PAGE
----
The Magic of Money
High Inflation is a Government Created Dark Spell
It stands to reason, without scientific proof, that if as many as possible people within a given economy are engaged in productive work, food will be grown, shelter will be available, healthcare will be affordable, children will be educated, the military will be funded, etc.
But here lies the challenge; many would rather not work. Or to be more specific, there are many jobs that most would rather not do, thus the need to pay them.
There are a total of 822 Star Trek episodes, and not once is there any indication that there are plumbers aboard the starships, doing what plumbers sometimes need to do. In the movie “Star Trek: First Contact,” upon traveling back in time, Captain Picard states that there is “no money in the future that I come from.”
Huh. So let me get this straight. The star fleet officers that call all the shots, and bask in the glory, are paid the same as those that ingloriously get their hands dirty.
They all get paid nada.
Given this lack of financial compensation, why would anyone be a future star fleet plumber? Perform the dirty work, receive no pay, and risk getting vaporized in outer space?
This of course makes no sense and explains why plumbers charge a lot in our present space-time.
The point being, that without money, or more specifically, the ability to easily transfer wealth with money, there would be no plumbers, and life for most would be less pleasant.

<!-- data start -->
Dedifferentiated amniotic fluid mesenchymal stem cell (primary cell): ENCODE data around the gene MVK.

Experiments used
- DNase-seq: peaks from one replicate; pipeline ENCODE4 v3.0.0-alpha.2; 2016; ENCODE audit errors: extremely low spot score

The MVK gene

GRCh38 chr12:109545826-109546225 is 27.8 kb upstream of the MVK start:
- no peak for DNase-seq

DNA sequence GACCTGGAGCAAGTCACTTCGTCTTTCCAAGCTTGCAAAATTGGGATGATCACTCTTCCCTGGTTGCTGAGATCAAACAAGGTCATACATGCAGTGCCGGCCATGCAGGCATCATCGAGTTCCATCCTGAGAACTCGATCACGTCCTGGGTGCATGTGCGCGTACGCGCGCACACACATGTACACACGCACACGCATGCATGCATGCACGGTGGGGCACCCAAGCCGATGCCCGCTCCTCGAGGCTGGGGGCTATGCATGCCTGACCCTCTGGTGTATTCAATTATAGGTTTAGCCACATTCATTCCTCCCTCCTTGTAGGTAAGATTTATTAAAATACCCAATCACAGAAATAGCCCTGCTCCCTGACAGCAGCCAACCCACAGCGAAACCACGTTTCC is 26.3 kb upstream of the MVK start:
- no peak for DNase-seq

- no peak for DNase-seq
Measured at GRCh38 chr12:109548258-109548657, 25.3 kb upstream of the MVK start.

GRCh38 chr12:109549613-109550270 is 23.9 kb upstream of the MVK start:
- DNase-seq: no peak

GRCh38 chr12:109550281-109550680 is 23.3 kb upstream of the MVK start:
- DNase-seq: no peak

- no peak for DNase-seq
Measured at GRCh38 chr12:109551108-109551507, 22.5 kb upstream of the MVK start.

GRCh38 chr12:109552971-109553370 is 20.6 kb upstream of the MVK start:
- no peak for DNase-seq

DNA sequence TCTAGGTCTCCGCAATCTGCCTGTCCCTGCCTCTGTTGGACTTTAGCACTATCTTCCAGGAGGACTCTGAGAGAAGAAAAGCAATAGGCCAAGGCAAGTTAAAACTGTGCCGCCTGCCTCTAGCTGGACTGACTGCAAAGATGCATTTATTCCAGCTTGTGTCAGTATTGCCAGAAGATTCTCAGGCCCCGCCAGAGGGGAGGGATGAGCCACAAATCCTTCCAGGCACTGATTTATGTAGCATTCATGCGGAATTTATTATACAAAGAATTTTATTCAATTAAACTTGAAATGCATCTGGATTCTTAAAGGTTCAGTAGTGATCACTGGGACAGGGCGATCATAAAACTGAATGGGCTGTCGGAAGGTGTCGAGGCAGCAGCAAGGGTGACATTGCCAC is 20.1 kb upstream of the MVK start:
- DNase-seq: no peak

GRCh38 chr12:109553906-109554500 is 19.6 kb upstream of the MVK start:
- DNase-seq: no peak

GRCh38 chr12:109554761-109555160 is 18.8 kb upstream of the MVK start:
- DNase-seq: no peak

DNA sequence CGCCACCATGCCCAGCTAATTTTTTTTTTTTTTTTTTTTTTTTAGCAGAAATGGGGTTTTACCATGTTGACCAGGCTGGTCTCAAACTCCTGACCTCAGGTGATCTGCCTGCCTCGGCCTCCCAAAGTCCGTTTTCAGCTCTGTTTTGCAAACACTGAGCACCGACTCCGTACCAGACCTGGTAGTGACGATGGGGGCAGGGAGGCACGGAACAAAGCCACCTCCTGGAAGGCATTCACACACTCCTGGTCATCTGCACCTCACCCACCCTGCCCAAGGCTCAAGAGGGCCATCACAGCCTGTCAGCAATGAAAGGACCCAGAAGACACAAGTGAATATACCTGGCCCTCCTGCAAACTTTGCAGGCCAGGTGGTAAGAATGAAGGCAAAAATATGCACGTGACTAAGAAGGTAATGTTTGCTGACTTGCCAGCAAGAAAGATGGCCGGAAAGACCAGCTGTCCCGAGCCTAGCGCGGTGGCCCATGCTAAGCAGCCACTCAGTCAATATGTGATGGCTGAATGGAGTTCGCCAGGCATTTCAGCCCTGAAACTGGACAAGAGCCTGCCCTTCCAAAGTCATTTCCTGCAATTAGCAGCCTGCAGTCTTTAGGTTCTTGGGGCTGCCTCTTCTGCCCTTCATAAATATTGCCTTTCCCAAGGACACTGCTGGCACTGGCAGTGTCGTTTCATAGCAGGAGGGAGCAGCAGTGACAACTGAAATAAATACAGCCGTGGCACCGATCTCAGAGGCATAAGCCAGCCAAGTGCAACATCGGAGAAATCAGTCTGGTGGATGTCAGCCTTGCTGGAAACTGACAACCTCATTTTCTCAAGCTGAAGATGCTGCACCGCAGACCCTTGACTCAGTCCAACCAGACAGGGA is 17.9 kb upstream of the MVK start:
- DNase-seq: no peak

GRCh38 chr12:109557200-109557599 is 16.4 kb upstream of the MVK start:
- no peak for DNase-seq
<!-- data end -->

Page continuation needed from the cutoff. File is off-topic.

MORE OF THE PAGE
I am personally glad that we have money. Even if it is magically make-believe.
That’s right. Money is magically make-believe. It can only store and transfer wealth because we all believe that it can. But as history has repeatedly demonstrated, this magical property is usually of finite duration, and ceases to exist after the issuing government abuses it too often.
Money used to be metal coins and paper, today is mostly digital. My personal liquid wealth is for the most part represented as digital data stored on a cloud-based server, and by the simple act of editing this data, plus making corresponding changes to a plumber’s data, I can hire someone to unclog my toilet, or whatever.
It is this transfer of wealth, from someone who needs a product or a service, to someone else who can provide this product or service, that encourages productive work, whether that be cleaning out pipes, growing food or someday, guiding starships through outer space.
Which is exactly why it so destructive to an economy to transfer wealth to those that are not working, those who can and should be. Why would anyone unclog toilets if they could get paid the same to not work? We are not talking about welfare for needy recipients. This is about the transfer of wealth to able body adults.
Aside from helicopter parents, only the government is capable of such illogical, if not immoral, transfer of wealth. And because wealth cannot be magically created (as money can), that wealth must come from someone else.
No politician wants to take credit for encouraging able body adults to be unproductive, thus this wealth transfer needs to be accomplished quietly, in such a way that no one will notice.